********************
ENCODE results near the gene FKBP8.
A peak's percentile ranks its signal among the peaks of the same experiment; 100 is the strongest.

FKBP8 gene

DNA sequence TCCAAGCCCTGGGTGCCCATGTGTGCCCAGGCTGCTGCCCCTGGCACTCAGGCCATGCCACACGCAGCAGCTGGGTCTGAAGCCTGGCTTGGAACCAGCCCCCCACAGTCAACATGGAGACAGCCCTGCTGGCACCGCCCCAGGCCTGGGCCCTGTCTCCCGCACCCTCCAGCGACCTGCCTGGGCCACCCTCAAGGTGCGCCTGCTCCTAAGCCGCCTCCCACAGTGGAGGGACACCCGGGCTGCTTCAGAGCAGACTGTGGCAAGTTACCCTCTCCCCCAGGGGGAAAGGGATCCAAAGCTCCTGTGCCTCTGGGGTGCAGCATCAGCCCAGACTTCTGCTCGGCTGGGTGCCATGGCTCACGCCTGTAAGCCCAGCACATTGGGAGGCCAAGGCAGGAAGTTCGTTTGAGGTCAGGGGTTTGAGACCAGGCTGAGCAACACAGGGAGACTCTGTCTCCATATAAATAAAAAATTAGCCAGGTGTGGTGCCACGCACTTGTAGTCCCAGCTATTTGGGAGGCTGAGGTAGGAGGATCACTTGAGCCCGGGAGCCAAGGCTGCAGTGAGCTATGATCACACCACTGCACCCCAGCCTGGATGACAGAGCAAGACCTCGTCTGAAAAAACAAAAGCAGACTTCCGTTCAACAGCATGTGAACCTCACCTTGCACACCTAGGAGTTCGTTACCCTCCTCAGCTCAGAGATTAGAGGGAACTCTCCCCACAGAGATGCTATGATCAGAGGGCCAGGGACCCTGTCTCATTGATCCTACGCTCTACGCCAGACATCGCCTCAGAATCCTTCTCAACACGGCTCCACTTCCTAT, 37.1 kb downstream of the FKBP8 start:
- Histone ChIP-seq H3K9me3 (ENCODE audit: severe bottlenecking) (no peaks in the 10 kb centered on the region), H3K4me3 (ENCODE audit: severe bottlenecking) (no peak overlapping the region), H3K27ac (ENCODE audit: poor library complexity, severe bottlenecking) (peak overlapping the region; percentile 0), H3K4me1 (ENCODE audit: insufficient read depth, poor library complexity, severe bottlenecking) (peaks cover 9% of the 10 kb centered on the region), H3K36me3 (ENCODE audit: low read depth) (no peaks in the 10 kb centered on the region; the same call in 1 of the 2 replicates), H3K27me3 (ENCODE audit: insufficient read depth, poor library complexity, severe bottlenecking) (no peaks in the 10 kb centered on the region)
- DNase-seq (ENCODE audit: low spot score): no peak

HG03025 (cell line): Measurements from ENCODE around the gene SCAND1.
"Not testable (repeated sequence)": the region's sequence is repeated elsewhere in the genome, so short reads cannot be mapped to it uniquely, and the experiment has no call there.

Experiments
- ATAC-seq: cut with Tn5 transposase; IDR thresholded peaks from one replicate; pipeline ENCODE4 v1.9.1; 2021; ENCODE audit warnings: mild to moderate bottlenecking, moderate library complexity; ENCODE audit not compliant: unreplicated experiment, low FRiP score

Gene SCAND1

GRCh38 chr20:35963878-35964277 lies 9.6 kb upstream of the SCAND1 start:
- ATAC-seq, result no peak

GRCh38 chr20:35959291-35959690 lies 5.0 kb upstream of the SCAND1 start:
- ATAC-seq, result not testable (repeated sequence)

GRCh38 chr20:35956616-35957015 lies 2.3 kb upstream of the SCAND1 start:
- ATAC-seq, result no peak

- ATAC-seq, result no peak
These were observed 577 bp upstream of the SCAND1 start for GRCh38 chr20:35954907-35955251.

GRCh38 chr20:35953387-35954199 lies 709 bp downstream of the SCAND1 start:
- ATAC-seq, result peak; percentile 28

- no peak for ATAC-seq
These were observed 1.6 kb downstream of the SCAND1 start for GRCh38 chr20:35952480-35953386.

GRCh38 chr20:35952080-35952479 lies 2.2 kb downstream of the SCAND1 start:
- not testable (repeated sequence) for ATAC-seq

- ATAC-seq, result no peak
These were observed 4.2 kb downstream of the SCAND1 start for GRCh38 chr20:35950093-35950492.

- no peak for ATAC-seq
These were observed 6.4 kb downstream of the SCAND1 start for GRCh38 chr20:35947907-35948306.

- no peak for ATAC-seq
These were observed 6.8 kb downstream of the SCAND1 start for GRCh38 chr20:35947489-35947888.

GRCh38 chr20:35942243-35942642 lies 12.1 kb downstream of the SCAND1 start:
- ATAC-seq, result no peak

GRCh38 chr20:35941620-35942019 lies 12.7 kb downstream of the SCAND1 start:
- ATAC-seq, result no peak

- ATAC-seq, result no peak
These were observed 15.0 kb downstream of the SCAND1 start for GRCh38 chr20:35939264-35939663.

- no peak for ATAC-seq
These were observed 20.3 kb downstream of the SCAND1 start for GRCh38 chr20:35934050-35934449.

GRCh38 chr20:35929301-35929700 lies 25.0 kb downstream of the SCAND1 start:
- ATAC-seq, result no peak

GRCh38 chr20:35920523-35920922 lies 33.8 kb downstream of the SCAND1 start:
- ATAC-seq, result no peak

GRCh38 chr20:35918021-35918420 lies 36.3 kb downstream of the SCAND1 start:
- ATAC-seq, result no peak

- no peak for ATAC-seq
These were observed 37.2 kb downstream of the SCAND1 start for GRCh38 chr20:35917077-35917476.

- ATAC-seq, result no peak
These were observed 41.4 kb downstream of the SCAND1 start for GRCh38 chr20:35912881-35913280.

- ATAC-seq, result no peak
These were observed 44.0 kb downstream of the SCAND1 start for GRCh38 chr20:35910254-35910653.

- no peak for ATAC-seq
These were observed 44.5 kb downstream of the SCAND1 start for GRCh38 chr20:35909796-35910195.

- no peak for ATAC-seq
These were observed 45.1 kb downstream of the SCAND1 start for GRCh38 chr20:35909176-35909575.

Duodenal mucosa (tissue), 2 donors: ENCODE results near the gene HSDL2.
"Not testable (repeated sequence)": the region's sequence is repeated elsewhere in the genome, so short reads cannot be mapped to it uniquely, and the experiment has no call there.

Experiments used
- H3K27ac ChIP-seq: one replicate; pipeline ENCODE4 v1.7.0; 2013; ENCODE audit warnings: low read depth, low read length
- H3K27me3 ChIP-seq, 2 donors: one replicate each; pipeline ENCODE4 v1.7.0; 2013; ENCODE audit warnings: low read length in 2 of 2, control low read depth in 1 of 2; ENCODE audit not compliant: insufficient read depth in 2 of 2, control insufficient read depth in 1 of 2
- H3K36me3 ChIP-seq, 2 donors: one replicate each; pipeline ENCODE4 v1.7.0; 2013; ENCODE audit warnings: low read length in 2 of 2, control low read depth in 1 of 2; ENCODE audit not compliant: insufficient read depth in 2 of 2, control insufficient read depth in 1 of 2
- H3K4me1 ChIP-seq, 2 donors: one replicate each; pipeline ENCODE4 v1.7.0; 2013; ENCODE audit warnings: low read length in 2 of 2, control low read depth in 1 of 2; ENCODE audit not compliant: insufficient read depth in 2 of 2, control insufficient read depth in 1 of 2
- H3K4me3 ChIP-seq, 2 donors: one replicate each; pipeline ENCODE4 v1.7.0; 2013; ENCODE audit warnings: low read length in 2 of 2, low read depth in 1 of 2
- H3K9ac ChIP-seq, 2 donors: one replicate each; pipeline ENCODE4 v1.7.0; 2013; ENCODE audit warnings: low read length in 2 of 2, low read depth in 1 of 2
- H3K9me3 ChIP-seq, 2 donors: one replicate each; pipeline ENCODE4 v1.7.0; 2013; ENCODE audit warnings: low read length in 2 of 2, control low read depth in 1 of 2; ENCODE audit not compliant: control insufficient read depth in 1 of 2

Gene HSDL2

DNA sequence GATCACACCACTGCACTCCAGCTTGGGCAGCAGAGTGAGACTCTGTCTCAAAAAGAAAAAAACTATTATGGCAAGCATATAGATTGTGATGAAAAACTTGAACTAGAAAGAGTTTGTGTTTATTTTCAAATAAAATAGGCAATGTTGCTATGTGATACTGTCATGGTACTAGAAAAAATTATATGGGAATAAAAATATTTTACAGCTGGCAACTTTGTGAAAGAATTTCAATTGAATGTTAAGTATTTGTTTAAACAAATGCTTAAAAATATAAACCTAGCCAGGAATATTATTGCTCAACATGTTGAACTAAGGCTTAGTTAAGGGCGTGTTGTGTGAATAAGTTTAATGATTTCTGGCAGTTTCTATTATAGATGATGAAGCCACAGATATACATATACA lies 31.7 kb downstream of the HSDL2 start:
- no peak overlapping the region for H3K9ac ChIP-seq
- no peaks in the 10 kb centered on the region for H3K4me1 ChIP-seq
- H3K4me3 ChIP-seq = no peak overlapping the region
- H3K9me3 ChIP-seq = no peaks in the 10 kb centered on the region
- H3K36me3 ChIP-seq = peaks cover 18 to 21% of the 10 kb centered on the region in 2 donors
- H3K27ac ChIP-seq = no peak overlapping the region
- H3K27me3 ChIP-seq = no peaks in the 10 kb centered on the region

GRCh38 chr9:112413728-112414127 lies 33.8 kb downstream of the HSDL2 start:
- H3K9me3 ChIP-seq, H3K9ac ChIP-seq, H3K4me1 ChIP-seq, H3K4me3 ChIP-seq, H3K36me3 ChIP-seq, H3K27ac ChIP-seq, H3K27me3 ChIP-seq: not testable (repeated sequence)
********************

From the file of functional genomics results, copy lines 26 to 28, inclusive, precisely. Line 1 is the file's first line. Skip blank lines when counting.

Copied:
- ATAC-seq, result no peak
These were observed 4.2 kb downstream of the SCAND1 start for GRCh38 chr20:35950093-35950492.

- no peak for ATAC-seq